* “Battle Colors of Arkansas,” highlighting the museum’s battle flag collection, will be on display at the Old State House Museum in Little Rock during August; call (501)324-9685 or email for more information.

For more information on these andother sesquicentennial events, visit

The Arkansas Civil War SesquicentennialCommission is housed within the Arkansas Historic Preservation Program. The AHPP is the Department of Arkansas Heritage agency responsible for identifying, evaluating, registering and preserving the state’s cultural resources. Other agencies are the Arkansas Arts Council, the Delta Cultural Center in Helena,the Old State House Museum, the Mosaic Templars Cultural Center, the Arkansas Natural Heritage Commission and the Historic Arkansas Museum.

Georgia: Decatur to host Civil War Re-enactment

Information provided by the Decatur-Morgan County Convention & Visitors Bureau:

DECATUR, Ala. – The 14th Alabama Cavalry, the 3rd Tennessee Cavalry, and Camp 580 Sons of Confederate Veterans will host the Battle for Decatur Civil War Reenactment September 1-2, 2012 at Point Mallard Park in Decatur, Ala. The annual event commemorates the four day battle which took place in October 1864, telling the story of Decatur’s small, but significant role in the War Between the States. More than 200 reenactors representing both northern and southern forces will transform the 500-acre municipal park into a weekend encampment complete with mock battles.

On Saturday and Sunday from 10 a.m. to 1 p.m. and 3 to 5 p.m., the Civil War camp featuring displays of authentic equipment, dress, and drills is open to the public with maneuvers and battles taking place at 2 p.m. The Union troops will win the day during one battle reenactment while the Confederates will capture the contested ground during the next day’s skirmish.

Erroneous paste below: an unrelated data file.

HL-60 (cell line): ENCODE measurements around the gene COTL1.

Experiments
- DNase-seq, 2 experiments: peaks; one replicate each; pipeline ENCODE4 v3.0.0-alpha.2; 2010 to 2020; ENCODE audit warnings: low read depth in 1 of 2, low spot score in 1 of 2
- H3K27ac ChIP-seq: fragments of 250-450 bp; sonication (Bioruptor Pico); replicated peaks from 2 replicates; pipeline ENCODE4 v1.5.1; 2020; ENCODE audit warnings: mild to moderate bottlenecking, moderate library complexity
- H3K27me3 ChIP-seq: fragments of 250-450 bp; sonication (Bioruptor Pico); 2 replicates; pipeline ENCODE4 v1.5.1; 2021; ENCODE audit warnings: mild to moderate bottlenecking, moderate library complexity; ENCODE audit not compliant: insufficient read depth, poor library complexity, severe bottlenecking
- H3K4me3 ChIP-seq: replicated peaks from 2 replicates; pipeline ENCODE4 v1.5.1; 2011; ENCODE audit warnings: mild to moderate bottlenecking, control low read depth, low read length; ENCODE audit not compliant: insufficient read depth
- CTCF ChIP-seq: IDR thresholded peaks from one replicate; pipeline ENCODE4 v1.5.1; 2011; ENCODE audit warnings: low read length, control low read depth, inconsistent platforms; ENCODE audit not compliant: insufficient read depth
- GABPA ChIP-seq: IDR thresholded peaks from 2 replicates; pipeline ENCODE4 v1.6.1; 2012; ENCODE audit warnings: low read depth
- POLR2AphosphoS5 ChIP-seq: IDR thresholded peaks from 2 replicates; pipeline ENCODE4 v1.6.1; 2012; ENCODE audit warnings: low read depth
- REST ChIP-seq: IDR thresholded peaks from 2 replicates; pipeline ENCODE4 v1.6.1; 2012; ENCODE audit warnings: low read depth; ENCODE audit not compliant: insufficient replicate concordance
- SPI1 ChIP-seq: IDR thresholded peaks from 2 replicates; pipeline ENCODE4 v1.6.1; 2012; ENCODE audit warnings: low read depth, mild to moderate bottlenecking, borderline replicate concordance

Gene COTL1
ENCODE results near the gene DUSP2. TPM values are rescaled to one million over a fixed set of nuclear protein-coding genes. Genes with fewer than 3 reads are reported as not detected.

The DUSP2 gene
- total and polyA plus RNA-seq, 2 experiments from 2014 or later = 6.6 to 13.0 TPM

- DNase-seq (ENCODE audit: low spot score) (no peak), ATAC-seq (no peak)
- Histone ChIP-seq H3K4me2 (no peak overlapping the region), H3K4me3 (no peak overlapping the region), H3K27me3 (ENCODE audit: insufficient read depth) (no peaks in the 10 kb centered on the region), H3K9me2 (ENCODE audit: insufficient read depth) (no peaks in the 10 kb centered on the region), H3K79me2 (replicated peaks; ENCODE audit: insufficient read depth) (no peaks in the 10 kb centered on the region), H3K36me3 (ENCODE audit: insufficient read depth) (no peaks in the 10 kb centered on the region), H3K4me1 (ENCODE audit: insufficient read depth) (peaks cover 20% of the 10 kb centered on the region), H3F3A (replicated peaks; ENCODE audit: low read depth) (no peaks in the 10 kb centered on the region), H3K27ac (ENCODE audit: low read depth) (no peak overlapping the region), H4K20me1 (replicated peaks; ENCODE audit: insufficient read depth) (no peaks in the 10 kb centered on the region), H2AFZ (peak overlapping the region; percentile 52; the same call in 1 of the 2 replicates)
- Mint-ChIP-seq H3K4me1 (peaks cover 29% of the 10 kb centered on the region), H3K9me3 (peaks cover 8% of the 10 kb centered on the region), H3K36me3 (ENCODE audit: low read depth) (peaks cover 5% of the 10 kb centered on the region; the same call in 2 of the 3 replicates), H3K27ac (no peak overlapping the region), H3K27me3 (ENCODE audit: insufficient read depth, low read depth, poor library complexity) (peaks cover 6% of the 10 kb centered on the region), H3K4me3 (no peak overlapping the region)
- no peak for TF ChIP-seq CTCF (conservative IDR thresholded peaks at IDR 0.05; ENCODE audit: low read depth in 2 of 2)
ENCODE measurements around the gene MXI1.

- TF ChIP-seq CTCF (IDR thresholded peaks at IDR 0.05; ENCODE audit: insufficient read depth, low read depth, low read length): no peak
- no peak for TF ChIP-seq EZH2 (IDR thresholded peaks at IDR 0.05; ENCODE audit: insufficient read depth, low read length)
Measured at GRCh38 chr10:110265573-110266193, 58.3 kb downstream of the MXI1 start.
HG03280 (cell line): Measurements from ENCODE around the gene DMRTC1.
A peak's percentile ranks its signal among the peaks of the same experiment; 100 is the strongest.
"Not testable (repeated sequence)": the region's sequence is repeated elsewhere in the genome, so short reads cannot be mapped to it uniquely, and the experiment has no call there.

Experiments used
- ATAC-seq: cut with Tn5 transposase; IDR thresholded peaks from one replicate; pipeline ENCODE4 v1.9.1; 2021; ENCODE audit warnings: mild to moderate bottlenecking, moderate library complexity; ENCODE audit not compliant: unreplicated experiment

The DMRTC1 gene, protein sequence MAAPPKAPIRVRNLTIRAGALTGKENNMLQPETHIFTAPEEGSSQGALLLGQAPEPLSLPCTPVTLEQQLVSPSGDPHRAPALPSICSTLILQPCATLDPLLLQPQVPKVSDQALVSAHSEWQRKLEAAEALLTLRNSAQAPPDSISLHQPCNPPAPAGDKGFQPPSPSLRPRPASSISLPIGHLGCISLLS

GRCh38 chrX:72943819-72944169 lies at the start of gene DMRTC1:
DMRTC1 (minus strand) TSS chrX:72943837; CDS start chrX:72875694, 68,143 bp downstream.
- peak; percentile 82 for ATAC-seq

Other activities include a living history of daily camp life where spectators are encouraged to visit with soldiers, Civil War relic displays, drill and firing of mid-19th century muskets mounted cavalry patrols and Civil War related items for sale by sutlers. Everyone is invited to a ladies’ tea at 9:30 a.m. and to the Military Ball at 7 p.m. Both events are held on Saturday at The Chapel in Point Mallard Park.

The historical reenactment is held in honor of General Joe Wheeler and Confederate Gen. John Hunt Morgan, who both resided in North Alabama at some point during their military careers. The City of Decatur was an important transportation site for the Confederate States of America during the Civil War due to the Memphis and Charleston’s railroad bridge crossing the Tennessee River. During the 1864 battle at Decatur, Confederate General Hood attempted to break Union supply lines at the crucial railroad crossing at Decatur. He was not successful and had to cross the river at Florence. Decatur’s involvement in this campaign and the fierce four day battle caused General Hood to refer to the city as “a hard nut to crack.”

The two-day event is held at Point Mallard Park and admission is free. For more information on the Battle for Decatur reenactment, call the Decatur-Morgan County CVB at 800.524.6181 or 256.350.2028. You can also visit


Mississippi: Porter Fortune, Jr. History Symposium Announced for February 21-23, 2013